A trust can be set up and used for various purposes–avoiding probate, protecting assets, efficiency in asset transfer, providing anonymity, conserving assets for a person that may waste the assets upon receiving them all at once, etc. Trusts are often set up with these intentions in mind, but often become ineffective or go unfunded because the administration or transfer of the assets to the trust is not handled properly. Paul can can assist you with your trust needs and follow through to ensure that you understand the proper funding, administration, and tax requirements of the trust. Click here to contact Paul to review or set up your trust or just to talk about whether a trust is something you need.
The Domestic International Sales Corporations (DISCs) is currently the only US export tax incentive. Foreign Sales Corporations and Extraterritorial Income incentives are no longer alternatives. Creating and utilizing an IC-DISC can create permanent tax savings. Apart from setting up the IC-DISC properly, there are several important agreements, such as Commission Agreements, Dividend Agreements, Export Promotion Expense Agreement, etc. that must be address to maximize tax benefits from the DISC. Contact Paul by clicking here to set up a DISC for your company or help maximizing the tax benefits of your current DISC.
A common question about transactions, especially those with high dollar amounts, is whether the gain on that transaction is subject to ordinary tax rates or capital gain tax rates. Basically if the item sold is a “capital asset” then the resulting gain or loss is a capital gain or loss. Everything else is taxed at ordinary tax rates. Although this seems to be a simple delineation, deciding whether the property sold is or was a capital asset can be very difficult. There are specific items excluded from the definition of a capital asset. There are also cases and other IRS rulings that give hints as to what a capital asset is. However, overall many practitioners and even professionals at IRS would agree the definition is unclear in many circumstances. If you would like some guidance as to your transaction, please contact Paul by clicking here.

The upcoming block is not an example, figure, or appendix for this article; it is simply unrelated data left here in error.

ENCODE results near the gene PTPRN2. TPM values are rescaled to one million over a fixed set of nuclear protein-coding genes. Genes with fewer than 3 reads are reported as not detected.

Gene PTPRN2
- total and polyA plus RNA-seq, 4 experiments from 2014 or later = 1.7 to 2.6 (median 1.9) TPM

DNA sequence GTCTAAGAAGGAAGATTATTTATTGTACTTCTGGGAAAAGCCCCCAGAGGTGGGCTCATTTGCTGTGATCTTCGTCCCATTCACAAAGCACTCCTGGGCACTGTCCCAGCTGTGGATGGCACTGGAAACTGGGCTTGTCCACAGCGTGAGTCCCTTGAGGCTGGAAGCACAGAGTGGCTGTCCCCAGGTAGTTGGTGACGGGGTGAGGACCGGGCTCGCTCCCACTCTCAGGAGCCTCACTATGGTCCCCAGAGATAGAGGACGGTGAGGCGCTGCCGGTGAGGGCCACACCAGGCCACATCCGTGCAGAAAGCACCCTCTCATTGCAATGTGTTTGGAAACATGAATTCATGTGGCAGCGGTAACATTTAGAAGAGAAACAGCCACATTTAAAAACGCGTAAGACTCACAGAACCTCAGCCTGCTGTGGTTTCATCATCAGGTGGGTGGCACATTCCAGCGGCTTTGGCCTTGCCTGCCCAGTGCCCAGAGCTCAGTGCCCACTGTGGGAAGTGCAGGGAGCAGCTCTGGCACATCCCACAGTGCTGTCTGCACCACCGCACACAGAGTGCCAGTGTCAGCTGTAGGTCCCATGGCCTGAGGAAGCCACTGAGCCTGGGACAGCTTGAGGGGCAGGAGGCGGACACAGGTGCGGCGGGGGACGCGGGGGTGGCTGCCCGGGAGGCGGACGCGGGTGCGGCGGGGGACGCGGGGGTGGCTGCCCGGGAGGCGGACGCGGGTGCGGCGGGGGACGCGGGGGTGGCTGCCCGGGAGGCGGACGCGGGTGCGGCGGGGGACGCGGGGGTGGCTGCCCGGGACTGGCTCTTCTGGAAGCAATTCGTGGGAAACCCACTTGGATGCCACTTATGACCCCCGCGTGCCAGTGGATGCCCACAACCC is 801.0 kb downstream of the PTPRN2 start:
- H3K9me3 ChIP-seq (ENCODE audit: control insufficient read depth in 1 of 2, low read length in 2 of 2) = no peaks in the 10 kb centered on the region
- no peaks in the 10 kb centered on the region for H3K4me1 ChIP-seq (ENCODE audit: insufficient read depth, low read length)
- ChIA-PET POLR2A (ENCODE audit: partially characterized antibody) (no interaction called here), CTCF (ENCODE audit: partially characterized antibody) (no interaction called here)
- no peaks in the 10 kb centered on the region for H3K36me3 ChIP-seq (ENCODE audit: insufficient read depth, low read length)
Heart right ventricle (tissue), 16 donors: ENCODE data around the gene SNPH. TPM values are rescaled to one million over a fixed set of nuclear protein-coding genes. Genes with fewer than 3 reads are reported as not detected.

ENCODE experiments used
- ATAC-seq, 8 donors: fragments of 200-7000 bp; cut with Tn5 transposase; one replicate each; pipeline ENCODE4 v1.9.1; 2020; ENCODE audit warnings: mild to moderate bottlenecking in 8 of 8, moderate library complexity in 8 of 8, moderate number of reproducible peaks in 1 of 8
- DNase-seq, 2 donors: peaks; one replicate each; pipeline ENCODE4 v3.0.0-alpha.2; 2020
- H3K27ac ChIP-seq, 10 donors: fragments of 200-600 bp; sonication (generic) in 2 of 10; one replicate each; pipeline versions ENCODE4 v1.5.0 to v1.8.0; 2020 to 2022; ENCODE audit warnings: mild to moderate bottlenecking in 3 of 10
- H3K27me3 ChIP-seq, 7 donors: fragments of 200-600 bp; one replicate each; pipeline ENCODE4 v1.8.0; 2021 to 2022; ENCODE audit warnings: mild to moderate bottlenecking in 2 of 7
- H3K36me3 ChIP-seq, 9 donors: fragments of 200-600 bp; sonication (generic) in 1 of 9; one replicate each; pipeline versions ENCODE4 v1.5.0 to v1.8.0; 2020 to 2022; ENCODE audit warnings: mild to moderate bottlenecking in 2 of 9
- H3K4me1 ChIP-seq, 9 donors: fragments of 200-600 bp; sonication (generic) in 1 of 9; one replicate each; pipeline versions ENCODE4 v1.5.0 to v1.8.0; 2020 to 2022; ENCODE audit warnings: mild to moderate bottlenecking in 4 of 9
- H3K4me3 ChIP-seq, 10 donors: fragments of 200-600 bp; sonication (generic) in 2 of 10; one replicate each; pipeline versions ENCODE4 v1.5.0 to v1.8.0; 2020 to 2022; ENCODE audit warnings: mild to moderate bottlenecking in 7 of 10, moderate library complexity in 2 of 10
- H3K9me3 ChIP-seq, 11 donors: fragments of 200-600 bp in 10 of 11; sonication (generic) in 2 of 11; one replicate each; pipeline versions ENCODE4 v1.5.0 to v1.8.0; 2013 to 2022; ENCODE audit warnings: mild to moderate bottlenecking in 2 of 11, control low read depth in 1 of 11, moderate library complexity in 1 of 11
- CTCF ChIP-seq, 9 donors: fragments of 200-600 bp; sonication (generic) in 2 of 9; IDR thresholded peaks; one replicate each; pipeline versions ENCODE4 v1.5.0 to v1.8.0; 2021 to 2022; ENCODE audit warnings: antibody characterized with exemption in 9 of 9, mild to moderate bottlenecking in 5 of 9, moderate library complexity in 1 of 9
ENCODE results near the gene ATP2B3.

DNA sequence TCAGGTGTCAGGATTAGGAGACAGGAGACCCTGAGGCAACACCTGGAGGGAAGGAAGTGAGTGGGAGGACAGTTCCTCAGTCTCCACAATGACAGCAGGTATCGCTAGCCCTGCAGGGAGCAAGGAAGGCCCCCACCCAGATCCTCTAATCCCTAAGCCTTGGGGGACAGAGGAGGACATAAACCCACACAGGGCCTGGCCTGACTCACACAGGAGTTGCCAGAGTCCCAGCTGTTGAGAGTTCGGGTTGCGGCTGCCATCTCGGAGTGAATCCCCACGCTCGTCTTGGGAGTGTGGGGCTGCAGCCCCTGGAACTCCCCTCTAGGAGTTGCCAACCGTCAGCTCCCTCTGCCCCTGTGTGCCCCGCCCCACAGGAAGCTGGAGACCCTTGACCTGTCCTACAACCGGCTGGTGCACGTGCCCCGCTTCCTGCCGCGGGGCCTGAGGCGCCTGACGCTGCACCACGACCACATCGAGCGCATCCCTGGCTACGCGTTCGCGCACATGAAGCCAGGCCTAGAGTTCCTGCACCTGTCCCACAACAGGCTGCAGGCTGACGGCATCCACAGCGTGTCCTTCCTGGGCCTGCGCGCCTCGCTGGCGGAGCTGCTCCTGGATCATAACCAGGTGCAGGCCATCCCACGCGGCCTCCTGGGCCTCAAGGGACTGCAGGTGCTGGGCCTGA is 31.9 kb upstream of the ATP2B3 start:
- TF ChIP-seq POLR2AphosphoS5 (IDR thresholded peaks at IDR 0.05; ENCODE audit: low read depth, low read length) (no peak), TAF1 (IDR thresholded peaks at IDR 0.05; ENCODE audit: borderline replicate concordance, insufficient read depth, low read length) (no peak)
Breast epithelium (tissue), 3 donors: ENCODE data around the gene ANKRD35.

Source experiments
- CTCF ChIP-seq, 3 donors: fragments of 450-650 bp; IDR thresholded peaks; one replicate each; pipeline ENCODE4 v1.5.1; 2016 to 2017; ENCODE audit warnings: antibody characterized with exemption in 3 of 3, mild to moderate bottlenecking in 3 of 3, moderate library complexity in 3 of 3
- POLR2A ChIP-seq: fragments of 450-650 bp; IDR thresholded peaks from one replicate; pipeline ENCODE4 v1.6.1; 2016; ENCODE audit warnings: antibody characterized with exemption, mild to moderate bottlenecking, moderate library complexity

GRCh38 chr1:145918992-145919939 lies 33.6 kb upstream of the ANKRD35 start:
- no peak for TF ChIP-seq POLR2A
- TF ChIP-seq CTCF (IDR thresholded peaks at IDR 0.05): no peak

With bank failures, foreclosures, mortgage frauds, and many other situations in today’s financial and real estate markets, borrowers are receiving 1099-C (income from cancellation of a debt) and 1099-A (acquisition or abandonment of secured property) from their lenders. Many taxpayers are confused as what they need to do when they receive one or both of these forms. Most taxpayers are concerned they will have to pay taxes on the entire amount reported on the forms. Contact Paul to help guide you through this process to determine what the consequences of these forms are to your individual tax situation. Click here to contact Paul.
Transfer pricing issues arise when a company sells or transfers goods, services, or intangibles to a related entity (usually a foreign entity). Section 482 of the Internal Revue Code give the IRS authority to adjust the income, deductions, credits, or allowances of commonly controlled taxpayers to prevent evasion of taxes or to “clearly reflect” their income. The IRS regulations under section 482 generally provide that prices charged by one affiliate to another, in an intercompany transaction involving the transfer of goods, services, or intangibles, should be consistent with prices that would have been charged if unrelated taxpayers had engaged in the same transaction under the same circumstances. If your business does business in foreign jurisdictions or utilizes a IC-DISC (Interest Charge Domestic International Sales Corporation), FSC (Foreign Sales Corporation) or a direct foreign subsidiary your business has transfer price issues. Currently the IRS has implemented the Advance Pricing Agreement (APA) Program. An APA is a binding contract between the IRS and a taxpayer by which the IRS agrees not to seek a transfer pricing adjustment under IRC § 482 for a covered transaction if the taxpayer files its tax return for a covered year consistent with the agreed transfer pricing method. Contact Paul for assistance and guidance in this complicated area of the law. Click here to contact Paul.